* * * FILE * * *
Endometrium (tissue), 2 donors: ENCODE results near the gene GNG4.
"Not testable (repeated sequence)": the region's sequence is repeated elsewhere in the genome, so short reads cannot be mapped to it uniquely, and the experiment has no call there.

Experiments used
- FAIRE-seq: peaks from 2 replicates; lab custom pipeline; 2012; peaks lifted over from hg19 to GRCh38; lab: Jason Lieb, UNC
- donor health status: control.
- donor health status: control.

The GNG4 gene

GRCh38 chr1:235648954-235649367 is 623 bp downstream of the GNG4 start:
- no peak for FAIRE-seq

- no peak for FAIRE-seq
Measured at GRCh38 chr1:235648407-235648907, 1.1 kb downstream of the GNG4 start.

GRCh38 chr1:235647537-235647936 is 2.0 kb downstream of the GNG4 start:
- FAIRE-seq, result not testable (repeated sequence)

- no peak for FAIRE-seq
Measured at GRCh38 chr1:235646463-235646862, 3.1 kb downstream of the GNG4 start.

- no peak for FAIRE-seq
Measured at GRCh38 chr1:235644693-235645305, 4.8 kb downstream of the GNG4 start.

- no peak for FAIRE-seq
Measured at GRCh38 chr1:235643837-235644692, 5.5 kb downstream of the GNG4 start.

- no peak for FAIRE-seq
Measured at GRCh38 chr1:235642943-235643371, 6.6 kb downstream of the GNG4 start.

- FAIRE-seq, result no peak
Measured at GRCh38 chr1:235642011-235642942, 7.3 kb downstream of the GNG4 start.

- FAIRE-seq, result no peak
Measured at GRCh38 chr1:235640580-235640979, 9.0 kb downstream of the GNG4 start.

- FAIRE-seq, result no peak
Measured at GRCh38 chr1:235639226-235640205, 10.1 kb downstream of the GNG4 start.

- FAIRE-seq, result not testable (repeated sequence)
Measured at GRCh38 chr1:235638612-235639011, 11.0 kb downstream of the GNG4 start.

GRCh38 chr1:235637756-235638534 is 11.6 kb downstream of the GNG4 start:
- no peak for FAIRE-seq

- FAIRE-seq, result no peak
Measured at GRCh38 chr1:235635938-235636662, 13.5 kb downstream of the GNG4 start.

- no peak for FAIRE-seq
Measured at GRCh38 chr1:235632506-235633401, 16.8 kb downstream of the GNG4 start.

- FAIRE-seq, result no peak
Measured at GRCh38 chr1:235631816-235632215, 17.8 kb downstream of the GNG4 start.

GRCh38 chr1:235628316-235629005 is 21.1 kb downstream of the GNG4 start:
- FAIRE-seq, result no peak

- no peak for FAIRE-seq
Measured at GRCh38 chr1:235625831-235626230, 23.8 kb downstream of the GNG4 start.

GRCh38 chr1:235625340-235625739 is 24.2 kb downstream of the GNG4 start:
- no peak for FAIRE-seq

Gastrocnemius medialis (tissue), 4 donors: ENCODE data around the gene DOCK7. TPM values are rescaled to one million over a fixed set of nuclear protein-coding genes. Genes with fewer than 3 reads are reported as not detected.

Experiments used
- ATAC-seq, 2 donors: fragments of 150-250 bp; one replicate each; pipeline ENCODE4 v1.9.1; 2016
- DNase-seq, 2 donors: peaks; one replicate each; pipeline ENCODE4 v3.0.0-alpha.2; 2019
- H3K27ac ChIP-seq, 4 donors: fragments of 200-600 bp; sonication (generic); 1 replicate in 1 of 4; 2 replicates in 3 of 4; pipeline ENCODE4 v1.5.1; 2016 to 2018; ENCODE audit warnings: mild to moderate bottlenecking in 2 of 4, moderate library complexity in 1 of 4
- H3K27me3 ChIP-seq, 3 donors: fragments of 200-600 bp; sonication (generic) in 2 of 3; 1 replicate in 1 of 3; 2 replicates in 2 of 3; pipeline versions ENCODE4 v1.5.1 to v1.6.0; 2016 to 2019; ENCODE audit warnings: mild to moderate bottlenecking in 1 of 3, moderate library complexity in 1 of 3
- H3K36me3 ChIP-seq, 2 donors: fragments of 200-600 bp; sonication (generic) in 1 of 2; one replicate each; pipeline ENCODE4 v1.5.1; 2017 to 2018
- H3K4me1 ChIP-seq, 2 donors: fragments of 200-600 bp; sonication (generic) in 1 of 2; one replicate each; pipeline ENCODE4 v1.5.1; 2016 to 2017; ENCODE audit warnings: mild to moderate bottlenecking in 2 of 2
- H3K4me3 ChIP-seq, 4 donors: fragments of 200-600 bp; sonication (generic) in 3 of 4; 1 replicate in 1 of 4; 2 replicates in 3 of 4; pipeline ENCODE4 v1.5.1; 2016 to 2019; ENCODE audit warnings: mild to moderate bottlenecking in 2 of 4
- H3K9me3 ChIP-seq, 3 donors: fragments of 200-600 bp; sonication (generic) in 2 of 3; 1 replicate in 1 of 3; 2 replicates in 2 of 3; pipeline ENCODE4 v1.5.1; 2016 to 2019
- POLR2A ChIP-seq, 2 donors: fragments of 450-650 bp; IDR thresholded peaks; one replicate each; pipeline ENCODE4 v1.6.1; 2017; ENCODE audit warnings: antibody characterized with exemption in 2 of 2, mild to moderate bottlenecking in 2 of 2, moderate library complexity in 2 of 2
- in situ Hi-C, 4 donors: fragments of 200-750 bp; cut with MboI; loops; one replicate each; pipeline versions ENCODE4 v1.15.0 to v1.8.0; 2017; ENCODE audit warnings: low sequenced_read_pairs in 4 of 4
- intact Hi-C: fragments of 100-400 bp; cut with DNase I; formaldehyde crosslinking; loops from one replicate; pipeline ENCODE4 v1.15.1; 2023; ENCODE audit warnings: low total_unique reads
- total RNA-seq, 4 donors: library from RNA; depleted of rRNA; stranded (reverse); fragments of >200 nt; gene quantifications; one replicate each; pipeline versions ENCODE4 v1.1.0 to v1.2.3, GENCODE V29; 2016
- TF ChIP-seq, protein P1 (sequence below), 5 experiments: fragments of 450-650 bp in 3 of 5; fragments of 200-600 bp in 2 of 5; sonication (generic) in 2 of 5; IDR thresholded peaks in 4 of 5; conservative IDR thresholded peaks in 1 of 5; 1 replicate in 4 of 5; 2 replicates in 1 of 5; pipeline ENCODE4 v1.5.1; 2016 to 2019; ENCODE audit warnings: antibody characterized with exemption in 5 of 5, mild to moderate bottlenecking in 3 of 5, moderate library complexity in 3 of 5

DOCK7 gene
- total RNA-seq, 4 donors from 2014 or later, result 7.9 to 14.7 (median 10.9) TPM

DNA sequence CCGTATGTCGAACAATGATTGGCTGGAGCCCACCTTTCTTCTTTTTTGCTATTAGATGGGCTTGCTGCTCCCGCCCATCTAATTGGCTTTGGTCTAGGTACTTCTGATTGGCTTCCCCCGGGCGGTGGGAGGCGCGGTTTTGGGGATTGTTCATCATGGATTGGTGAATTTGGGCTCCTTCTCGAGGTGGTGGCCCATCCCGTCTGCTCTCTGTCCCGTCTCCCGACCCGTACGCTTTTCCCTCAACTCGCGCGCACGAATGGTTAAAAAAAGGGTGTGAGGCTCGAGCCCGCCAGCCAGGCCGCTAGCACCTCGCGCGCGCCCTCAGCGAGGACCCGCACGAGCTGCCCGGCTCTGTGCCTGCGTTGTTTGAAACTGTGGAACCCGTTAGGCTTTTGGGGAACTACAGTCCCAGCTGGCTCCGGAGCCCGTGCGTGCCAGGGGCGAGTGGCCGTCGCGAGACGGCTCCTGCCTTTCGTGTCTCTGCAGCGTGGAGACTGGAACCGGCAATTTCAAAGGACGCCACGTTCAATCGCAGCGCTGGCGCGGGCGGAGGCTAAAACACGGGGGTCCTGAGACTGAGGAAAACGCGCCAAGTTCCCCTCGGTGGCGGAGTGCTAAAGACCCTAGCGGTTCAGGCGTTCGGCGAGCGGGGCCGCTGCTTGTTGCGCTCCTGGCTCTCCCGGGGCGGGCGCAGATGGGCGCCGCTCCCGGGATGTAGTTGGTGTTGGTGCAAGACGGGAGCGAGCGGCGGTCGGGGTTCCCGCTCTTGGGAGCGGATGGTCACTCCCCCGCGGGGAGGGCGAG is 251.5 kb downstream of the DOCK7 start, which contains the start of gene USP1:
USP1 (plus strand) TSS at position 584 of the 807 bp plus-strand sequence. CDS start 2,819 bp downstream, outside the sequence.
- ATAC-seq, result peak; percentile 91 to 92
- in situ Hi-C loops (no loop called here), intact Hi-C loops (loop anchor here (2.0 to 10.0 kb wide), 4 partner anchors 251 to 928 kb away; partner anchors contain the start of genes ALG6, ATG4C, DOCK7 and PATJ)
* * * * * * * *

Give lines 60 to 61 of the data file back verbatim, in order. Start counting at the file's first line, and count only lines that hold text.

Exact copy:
- total RNA-seq, 4 donors from 2014 or later, result 7.9 to 14.7 (median 10.9) TPM

DNA sequence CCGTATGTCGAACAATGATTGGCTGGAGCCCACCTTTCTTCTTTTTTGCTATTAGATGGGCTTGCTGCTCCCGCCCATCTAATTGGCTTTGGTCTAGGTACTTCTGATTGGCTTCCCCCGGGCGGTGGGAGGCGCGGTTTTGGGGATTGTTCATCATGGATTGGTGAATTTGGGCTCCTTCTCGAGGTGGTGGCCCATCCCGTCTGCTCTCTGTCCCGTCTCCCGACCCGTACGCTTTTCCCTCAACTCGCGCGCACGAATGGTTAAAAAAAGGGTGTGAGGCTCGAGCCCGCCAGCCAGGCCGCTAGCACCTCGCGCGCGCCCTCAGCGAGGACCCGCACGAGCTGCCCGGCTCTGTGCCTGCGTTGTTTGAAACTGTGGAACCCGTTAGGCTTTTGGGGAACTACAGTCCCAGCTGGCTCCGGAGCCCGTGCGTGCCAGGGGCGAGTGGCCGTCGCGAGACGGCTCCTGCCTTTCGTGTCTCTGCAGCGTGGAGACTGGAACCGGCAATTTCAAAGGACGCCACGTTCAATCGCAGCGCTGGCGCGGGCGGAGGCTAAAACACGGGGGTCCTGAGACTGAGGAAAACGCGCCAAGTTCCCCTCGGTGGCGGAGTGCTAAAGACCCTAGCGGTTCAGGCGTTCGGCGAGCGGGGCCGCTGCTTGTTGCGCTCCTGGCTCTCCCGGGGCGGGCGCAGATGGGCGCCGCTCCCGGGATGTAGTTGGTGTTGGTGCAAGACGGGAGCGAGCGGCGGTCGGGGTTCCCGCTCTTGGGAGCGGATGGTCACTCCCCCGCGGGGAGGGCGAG is 251.5 kb downstream of the DOCK7 start, which contains the start of gene USP1: